On the night of March 21, members of Occupy Oakland set up camp in Mosswood Park, which they renamed Huey P. Newton Park (#HPNP) after the co-founder of the Black Panthers. The camp was formed in solidarity with Occupy Wall Street’s re-encampment, raided by NYPD.
The night before, autonomous activists met at Snow Park to plan a reoccupation. They announced their plans on Twitter. Before they arrived, police were already on the scene. Clearly the police had read the tweets or were tipped off by someone who had.
The next night, occupiers kept mum about the true location of the new camp, making jokes on Twitter about possible campsites.
At 7am, after the encampment’s successful first night, the location was announced publicly. The camp lasted the night in the cover of the sunken amphitheater, surrounded by redwoods.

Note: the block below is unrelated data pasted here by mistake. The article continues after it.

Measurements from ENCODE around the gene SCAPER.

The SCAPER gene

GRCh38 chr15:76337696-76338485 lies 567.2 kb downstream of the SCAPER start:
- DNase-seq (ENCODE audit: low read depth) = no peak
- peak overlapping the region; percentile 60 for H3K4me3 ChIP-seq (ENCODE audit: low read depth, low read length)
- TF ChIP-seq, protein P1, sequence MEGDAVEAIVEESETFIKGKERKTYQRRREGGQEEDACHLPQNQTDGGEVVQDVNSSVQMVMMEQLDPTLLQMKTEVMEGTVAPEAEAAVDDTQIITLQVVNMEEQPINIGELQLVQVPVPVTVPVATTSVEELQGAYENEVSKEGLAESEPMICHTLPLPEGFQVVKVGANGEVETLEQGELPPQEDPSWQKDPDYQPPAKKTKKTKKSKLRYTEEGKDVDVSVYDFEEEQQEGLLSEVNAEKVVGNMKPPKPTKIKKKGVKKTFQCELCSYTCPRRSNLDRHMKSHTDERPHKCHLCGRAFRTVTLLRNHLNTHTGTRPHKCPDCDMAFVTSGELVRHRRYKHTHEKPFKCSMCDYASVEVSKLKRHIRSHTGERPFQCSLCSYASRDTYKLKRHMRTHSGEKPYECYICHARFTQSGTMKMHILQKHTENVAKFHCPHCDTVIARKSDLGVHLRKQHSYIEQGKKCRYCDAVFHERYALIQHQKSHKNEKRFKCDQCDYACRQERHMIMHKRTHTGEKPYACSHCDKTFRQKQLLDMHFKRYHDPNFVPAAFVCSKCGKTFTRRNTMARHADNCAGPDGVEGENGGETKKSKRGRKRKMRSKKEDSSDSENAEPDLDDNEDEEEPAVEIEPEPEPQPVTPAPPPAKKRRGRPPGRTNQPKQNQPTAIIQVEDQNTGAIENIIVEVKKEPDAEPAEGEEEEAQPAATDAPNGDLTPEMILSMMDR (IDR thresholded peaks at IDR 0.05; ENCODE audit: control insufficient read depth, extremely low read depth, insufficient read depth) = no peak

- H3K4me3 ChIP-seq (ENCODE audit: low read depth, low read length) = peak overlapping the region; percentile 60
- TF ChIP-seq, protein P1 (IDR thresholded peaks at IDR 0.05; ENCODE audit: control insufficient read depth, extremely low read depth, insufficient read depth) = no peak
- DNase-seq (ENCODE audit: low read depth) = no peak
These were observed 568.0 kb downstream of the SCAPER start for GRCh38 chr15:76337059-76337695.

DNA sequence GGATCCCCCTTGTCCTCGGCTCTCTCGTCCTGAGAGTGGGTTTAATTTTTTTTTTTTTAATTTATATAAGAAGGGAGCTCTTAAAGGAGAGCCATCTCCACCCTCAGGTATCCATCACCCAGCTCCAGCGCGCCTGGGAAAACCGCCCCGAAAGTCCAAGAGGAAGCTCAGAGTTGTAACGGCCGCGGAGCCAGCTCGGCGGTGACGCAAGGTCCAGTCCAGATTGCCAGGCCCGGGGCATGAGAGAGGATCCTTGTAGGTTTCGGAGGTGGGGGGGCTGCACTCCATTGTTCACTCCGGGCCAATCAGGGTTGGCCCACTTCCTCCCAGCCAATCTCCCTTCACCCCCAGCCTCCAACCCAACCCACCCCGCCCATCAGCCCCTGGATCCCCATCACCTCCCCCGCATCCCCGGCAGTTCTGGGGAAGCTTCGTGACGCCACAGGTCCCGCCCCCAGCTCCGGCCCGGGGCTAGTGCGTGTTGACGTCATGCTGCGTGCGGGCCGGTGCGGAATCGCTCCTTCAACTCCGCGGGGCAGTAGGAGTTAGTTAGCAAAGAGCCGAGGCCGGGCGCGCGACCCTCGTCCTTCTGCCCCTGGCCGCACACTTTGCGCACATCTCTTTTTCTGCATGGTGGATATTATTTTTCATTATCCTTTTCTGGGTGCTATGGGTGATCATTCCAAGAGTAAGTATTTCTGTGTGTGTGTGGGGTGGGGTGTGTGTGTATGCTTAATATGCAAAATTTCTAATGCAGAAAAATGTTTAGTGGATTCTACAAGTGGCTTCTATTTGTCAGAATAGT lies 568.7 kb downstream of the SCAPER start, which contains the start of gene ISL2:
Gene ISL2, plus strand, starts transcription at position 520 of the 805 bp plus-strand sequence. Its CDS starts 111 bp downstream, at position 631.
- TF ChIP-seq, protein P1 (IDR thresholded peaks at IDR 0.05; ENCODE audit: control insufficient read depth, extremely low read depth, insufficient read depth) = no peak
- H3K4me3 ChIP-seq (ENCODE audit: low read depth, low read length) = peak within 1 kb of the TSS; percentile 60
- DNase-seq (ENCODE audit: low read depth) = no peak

With eight tents and 20 occupiers, they moved onto the wet grass and invited everyone to join them.
At about 9am, the camp received a visit from Sgt. A. Steinberger, who quizzed occupiers on their intentions. He told them they could have four tents up, no more. Occupiers questioned what law placed a limit on tents. (The policeman also requested an #OO pin for his souvenir box.)
Later police would return in larger numbers to inform the activists that all their tents must come down, as the discussion with Sgt. A. Steinberger led them to believe occupiers had “intent to stay overnight” (California Penal Code Section 647 (e) Lodging).
Occupiers took down the tents, and the police stuck around for a while. Two police officers told activists that they had to put away their food. When questioned, they explained that the food could not be left out on a flattened tent. Occupiers heckled the police, and the food remained.
Eventually the police left, presumably to return at 10pm when the park closes to the public.
Soon the media joined Occupy Oakland, then left them to enjoy their day discussing the broken system, the Constitution, and the Declaration of Independence.